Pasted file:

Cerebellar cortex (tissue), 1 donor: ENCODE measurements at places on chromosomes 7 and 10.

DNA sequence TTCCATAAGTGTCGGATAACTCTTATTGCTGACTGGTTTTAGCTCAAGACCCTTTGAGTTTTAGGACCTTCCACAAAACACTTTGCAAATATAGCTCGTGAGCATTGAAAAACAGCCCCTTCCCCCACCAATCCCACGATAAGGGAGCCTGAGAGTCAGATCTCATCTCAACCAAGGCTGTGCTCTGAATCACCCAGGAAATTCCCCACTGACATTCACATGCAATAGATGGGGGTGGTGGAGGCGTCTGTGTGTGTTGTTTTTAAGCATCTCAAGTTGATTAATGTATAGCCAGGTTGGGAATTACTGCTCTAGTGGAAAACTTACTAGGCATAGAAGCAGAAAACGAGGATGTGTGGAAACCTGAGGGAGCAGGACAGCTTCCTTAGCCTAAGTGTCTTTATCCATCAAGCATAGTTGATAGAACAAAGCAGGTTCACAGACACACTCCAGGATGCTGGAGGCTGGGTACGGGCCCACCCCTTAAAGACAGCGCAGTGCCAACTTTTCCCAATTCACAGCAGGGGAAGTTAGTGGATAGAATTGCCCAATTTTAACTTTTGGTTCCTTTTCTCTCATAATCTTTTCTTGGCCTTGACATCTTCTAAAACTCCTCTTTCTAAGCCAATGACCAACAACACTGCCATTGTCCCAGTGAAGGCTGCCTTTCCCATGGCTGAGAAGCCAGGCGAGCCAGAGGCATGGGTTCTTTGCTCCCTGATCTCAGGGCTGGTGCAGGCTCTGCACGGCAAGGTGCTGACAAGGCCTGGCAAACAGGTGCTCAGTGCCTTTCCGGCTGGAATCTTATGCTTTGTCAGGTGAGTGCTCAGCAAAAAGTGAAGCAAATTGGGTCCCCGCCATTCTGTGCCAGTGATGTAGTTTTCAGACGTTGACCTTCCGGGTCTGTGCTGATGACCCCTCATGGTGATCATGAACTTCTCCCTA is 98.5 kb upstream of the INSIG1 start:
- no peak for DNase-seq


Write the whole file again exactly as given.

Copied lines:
Cerebellar cortex (tissue), 1 donor: ENCODE measurements at places on chromosomes 7 and 10.

DNA sequence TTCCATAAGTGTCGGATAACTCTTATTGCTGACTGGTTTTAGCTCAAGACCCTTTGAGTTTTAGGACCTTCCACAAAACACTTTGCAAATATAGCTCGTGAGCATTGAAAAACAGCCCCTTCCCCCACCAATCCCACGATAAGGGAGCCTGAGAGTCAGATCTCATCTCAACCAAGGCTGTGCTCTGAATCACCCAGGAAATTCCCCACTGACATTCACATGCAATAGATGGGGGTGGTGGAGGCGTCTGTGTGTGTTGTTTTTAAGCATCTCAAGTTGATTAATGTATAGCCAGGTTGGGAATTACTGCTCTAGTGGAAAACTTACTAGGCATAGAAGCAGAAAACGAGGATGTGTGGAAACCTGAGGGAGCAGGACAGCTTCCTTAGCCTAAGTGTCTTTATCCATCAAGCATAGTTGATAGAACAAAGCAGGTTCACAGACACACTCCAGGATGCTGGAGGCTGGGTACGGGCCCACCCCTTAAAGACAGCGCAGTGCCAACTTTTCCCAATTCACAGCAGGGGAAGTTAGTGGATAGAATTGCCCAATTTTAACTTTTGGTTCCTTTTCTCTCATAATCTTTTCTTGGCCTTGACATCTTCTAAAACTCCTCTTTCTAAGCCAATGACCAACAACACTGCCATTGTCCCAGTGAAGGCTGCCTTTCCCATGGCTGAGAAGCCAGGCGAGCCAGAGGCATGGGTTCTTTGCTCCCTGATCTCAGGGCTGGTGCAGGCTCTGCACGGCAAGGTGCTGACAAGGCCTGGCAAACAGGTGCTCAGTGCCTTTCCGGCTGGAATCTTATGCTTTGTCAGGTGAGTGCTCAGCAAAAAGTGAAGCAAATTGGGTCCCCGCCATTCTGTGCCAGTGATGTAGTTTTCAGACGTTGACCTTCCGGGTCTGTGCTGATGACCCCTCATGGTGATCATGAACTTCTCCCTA is 98.5 kb upstream of the INSIG1 start:
- no peak for DNase-seq